Like the world’s largest metropolises such as New York, London, and Paris, Australian cities are undergoing a discernible shift towards inner city living. It’s not merely a shift to living in or living closer to the city centre. It’s also a shift toward higher density living, from detached housing to units or apartments. This trend presents opportunities for investors and property investment, which we’ll look at in more detail in this article.
The Growth of Apartment and Townhouse Living
The numbers are very clear on the trend towards inner city and higher density residences and a shift away from standalone housing. Apartments are well on course to overtaking detached houses as the most popular new homes in Australia’s big cities.
Consider these facts:
- According to the Australian Bureau of Statistics (‘ABS’), in the 1990s, there was 1 apartment approved for every 3 houses.
- As of April 2011, there were only 1.6 house approved for every apartment. This is the lowest ratio in Australia’s history.
- The ABS June 2011 figures show that home building for detached houses continues to dwindle, while apartment building levels grew by 36 per cent in the year to June 2011.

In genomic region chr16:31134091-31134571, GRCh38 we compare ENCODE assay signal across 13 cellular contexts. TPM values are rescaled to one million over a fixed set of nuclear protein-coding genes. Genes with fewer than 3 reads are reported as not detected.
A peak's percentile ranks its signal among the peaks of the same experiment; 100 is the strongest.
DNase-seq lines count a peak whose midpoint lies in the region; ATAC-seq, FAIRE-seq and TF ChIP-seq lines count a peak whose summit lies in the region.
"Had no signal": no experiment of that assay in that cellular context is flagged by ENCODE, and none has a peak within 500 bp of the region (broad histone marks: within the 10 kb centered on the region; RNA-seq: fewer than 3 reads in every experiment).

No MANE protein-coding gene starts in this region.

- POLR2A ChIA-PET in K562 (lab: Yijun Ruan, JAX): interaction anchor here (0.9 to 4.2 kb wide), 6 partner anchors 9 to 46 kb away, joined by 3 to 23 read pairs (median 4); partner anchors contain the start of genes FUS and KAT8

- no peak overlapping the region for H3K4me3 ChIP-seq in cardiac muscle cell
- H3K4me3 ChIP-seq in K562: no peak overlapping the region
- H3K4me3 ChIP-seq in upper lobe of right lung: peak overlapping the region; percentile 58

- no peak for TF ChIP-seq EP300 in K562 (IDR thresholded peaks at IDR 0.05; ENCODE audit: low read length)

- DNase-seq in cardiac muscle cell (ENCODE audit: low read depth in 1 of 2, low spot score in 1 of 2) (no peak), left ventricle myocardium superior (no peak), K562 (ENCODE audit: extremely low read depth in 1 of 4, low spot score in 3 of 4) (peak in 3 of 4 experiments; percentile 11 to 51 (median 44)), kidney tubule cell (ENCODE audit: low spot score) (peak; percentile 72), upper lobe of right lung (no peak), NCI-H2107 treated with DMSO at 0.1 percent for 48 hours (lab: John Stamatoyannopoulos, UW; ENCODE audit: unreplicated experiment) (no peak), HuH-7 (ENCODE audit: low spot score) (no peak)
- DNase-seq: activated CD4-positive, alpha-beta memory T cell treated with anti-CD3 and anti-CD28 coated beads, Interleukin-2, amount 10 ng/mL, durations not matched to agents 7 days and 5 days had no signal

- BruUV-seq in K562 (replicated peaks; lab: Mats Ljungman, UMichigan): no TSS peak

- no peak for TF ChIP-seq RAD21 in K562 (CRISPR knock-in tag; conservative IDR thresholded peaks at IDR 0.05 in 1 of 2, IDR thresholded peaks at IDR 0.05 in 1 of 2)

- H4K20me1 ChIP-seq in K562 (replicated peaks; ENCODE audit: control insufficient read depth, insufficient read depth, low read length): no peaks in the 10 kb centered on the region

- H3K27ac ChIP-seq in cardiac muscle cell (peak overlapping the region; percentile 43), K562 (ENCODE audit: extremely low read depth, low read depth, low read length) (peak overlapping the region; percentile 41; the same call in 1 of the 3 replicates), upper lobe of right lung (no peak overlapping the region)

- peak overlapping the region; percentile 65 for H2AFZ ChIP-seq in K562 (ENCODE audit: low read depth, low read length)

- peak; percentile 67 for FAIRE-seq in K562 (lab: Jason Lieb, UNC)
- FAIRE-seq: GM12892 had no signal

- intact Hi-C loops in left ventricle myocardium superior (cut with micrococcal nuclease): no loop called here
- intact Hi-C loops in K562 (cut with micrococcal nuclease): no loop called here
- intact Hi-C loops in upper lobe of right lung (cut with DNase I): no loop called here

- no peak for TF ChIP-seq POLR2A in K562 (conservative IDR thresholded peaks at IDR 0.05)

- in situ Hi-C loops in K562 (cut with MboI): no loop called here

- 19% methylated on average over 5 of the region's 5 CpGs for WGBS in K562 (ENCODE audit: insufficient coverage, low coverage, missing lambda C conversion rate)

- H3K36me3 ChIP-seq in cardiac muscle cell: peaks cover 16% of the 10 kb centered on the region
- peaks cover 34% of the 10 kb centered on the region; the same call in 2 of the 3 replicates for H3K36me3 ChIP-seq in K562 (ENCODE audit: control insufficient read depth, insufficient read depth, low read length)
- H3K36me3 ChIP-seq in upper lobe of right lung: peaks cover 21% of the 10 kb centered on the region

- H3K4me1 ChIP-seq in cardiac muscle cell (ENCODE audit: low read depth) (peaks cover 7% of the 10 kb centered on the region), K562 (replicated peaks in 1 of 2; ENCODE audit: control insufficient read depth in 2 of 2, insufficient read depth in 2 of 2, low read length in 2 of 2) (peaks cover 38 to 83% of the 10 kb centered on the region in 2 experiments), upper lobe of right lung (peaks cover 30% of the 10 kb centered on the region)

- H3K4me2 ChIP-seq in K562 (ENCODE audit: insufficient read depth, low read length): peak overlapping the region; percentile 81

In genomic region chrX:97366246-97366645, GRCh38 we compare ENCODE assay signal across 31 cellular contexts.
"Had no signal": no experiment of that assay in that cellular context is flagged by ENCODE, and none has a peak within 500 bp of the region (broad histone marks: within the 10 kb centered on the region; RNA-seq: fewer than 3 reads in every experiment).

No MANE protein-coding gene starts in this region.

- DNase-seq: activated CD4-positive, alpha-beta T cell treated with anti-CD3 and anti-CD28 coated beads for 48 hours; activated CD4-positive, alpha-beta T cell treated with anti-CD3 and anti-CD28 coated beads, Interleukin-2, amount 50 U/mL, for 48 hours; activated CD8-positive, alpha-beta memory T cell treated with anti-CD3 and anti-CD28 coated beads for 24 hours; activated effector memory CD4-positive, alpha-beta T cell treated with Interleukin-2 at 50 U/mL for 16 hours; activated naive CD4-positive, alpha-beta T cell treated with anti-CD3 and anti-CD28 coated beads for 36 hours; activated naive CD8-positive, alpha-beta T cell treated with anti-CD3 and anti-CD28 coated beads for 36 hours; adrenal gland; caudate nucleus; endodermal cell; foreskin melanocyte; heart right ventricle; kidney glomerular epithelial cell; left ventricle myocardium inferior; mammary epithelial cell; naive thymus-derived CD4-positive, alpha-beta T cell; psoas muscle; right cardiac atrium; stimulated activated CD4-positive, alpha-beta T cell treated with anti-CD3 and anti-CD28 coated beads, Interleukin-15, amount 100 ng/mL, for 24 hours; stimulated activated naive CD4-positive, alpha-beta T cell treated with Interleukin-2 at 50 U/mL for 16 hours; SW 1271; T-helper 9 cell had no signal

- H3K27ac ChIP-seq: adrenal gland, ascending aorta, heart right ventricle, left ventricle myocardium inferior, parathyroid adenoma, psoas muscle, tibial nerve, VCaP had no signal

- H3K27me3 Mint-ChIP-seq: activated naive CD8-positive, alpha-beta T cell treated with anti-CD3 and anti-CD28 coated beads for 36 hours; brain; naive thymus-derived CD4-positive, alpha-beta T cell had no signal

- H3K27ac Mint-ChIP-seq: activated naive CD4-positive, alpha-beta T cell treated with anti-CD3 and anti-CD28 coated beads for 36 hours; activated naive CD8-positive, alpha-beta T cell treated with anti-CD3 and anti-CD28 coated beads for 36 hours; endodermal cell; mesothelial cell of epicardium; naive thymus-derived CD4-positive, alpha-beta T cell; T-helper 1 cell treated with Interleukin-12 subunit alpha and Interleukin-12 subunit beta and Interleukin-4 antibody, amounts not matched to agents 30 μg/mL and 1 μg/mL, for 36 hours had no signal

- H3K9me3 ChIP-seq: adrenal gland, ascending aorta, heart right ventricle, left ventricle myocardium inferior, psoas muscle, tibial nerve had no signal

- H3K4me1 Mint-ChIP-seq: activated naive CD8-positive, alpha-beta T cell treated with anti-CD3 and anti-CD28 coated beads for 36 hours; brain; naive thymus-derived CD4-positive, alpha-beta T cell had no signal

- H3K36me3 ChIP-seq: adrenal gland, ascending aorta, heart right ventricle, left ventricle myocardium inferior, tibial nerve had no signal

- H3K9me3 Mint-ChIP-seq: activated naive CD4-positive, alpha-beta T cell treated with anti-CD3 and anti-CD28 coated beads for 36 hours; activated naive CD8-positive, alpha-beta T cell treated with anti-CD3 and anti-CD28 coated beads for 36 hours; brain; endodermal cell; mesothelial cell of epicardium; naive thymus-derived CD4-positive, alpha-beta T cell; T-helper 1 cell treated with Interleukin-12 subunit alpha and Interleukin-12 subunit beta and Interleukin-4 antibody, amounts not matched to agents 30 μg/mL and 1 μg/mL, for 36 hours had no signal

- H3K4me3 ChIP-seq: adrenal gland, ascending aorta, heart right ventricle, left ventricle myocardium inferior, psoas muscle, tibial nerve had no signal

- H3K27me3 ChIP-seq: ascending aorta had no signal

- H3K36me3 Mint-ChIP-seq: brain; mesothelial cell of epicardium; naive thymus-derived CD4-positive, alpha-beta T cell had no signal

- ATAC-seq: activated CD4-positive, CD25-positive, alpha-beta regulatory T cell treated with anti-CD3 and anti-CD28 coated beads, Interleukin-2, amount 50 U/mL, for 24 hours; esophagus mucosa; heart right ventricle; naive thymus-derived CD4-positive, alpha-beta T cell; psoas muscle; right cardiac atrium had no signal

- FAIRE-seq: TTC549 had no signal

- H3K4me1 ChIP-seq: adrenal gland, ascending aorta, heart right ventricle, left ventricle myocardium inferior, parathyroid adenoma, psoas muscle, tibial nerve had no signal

Broad demographic shifts, including smaller households and families with no children, are some of the underlying push factors that have brought inner city living, especially apartment living, to the forefront of options for investment property. Relatively poorer infrastructure and amenities in outer areas have also contributed to the high desirability of inner city living, where public transport, facilities, and amenities tend to flourish in abundance.
And while the idea that houses always see more capital growth than apartments has been traditionally accepted as wisdom, the Australian market has clearly gone against this idea in the past five years. Although growth has varied in intensity from city to city, capital growth in units or apartments has been consistently stronger throughout Australia’s cities when compared with houses.
Houses versus units:
- Unit values grew at an average annual rate of 6.3 per cent over the past five years compared with growth in housing values of 5.7 per cent annually over the same period.
- The value of houses in capital cities fell by an average of 2 per cent. In the same period, unit values rose by 0.1 per cent on average.
Inner city living offers significant lifestyle benefits. For those who need to commute on poor infrastructure through congested peak hour traffic, the allure of a 10 or 15 minute walk to work may be the answer. Being closer to amenities, restaurants, cafes, and public transport is another lifestyle benefit. Empty nesters preferring lower maintenance properties tend to enjoy living close to major work nodes and both social and cultural precincts.
All this suggests that the Australian dream of home ownership is changing in character. Inner city, higher density properties have excellent potential for both rental yields and capital growth. Sydney, which is Australia’s most mature housing market, has seen apartment sales volumes outperform house sales volumes consistently for several years, while for Melbourne, Australia’s second largest city, the figure is is edging close to 40 per cent.